News in Asia

MYANMAR (AL JAZEERA) Renewed violence between Rohingya and Buddhists in Western Myanmar has displaced more than 22,000 people according to the UN. The unrest has killed dozens and razed whole neighborhoods, mostly Muslim communities. There have been increasing tensions between the Buddhist majority and the stateless Muslim Rohingya minority since June when deadly violence broke out. There were already tens of thousands of people living in camps around Sittwe, the state capital of Rakhine state already. Now the estimated number of displaced people has reached about 100,000. Security forces have been deployed to the affected areas and the UN has already started mobilising to take food and shelter to displaced communities; however, more resources will be needed very quickly. Images released by Human Rights Watch (HRW) show satellite images of a highly populated coastal community reduced to ashes; “a near total destruction” of a predominantly Rohingya part of Kyaukpyu. “Burma’s government urgently needs to provide security for the Rohingya in Arakan [Rakhine] State, who are under vicious attack,” said Phil Robertson, the group’s deputy Asia director. The UN is concerned that Myanmar’s fledgling democracy could be irrevocably harmed by the violence. Rohingya are officially stateless and though many have lived in Myanmar for generations, they are seen largely as intruders from neighbouring Bangladesh who steal scarce land.

INDONESIA (BBC, AL JAZEERA) Indonesian police arrested 11 people who were suspected of planning attacks on Western targets, including the US embassy and a mining company whose offices are near the Australian embassy. The suspects were arrested in raids Friday and Saturday in four provinces and belonged to a new group  called the Harakah Sunni for Indonesian Society, or HASMI according to national police spokesman Suhardi Alius. A number of bombs, explosive materials, a bomb-making manual and ammunition were seized. Videos and images of violence against Muslims from all over the world were also recovered. Alius said the group planned to target the US embassy in Jakarta and a plaza near the Australian embassy and the local office of US mining giant Freeport-McMoRan, plus the US consulate in Surabaya and the headquarters of a special police force in Central Java. It was unclear if the group is connected to more established militant groups such as Jemaah Islamiyah. An investigator who spoke 0n condition of anonymity said HASMI’s apparent leader, Abu Hanifah, was a Jemaah Islamiyah sympathiser. Indonesia, the world’s most populous Muslim-majority nation, has been battling militants since the 2002 bombings in Bali by a group linked to Jemaah Islamiyah, which killed 202 people, mostly foreign tourists.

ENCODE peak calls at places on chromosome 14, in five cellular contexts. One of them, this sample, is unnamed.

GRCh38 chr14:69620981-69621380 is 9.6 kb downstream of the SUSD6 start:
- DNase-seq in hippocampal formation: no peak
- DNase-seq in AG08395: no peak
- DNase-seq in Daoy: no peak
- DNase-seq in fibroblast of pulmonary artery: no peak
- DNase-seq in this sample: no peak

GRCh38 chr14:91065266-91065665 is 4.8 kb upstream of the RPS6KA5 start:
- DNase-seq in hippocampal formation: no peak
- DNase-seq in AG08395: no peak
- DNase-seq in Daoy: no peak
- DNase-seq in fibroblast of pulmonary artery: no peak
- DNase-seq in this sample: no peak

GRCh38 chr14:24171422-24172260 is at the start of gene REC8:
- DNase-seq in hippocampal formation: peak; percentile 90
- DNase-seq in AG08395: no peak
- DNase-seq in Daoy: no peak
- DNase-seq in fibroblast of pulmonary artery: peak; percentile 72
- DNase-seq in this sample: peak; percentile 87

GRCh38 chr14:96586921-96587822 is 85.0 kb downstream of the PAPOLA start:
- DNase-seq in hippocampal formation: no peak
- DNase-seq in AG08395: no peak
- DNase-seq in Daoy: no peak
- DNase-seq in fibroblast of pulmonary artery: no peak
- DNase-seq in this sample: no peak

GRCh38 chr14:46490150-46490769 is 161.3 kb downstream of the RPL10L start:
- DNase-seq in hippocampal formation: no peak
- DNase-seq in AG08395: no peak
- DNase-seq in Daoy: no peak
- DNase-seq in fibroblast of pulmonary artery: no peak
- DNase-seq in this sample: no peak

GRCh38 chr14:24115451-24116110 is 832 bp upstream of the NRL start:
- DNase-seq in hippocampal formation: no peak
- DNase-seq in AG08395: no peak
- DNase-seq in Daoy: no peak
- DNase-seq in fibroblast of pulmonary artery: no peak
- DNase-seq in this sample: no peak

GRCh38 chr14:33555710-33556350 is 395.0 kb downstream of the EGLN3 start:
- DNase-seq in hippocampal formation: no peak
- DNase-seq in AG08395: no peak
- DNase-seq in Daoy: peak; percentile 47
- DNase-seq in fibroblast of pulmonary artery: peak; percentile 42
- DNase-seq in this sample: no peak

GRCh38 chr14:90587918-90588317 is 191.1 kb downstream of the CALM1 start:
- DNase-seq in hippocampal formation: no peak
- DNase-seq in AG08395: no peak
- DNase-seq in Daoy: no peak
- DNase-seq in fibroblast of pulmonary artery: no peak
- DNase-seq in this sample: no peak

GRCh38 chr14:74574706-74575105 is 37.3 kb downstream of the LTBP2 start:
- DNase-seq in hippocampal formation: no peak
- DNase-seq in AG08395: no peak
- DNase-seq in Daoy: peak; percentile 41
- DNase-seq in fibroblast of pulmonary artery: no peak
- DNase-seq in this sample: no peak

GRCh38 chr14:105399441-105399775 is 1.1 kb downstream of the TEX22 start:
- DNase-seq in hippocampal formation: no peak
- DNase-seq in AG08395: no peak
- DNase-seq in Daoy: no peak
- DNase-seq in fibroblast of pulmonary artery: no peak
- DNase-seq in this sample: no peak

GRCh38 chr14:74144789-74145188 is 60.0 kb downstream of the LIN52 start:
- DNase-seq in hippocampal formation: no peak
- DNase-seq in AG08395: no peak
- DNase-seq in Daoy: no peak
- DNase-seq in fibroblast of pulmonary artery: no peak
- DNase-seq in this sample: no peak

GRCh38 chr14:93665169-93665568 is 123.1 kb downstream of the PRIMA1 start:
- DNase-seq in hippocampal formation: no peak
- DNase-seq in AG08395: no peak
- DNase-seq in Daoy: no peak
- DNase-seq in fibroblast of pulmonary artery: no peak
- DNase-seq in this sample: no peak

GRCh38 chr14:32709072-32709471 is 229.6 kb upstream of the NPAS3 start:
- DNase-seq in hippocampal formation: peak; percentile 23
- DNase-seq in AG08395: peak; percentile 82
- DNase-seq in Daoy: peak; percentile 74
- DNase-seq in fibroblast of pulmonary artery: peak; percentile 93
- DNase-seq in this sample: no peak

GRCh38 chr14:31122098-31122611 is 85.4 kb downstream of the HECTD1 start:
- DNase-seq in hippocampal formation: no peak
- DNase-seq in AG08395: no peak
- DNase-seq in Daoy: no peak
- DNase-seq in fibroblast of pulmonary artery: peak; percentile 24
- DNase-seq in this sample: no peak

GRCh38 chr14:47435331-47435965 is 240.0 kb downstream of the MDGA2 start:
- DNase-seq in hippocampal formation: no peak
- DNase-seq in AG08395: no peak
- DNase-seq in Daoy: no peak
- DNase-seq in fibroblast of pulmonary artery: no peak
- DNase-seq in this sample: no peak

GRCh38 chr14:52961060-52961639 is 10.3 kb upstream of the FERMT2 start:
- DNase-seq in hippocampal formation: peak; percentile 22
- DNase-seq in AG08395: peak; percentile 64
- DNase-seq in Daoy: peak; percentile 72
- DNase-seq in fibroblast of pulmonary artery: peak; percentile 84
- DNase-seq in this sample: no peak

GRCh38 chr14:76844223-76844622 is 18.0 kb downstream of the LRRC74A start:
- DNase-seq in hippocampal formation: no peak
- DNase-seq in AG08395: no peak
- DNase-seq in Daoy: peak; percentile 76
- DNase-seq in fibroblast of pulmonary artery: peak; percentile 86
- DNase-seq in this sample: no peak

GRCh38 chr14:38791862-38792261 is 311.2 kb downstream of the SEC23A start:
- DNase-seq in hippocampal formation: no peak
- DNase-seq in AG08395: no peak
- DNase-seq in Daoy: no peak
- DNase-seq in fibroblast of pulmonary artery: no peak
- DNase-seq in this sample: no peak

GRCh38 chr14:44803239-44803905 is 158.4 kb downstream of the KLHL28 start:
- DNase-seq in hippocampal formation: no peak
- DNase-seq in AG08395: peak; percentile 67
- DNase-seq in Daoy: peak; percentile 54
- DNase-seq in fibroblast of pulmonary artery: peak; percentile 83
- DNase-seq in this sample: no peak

CHINA (AL JAZEERA) Censors in China have blocked searches related to the New York Times as well as the newspaper’s websites, after it published an investigation into the wealth of the Chinese premier’s family. The words “New York Times” in Chinese and “NYT” were blocked on Friday on the popular social networking website Sina Weibo, which is similar to Twitter. The paper’s accounts on Sina Weibo were also deleted on Friday. Searches for premier “Wen Jiabao” were also blocked. The NYT launched a Chinese-language website in June, “designed to bring New York Times journalism to China”, the company said. That website, and its English equivalent, were inaccessible to ordinary Chinese users on Friday. The paper reported that Wen’s family had controlled assets worth $2.7 billion according to filings seen by the newspaper from 1992-2012. This is in contradiction to Wen’s image as a self-made man from humble origins, a reformer who fights abuse and corruption within the party. After a thorough investigation, the paper found that many relatives of Wen, who is the number two man within the Chinese government, had become very wealthy during his time in office. The businesses and investments of Wen’s wife, son and mother were worth at least $2.7 billion.

Other News and Tidbits

In Taiwan, a record of over 50,000 people from across Taiwan and abroad marched through the streets of Taipei Saturday afternoon for the 2012 LGBT Pride Parade, with many calling for the legalization of same-sex marriage.

Thai authorities arrested a truck driver after 16 tiger cubs were discovered in the back of his vehicle (this includes a video of adorable baby tigers.)

There is an interesting piece on the battle of perceptions in South Korea over foreign retailers vs. “mom and pop” stores.

By Stephens

Florida girl, would-be world traveler and semi-permanent expat. Her main strategy of life is to throw out the nets and hope something useful comes back, but many times it's just an old shoe. She also really, really hates winter and people who are consistently late.

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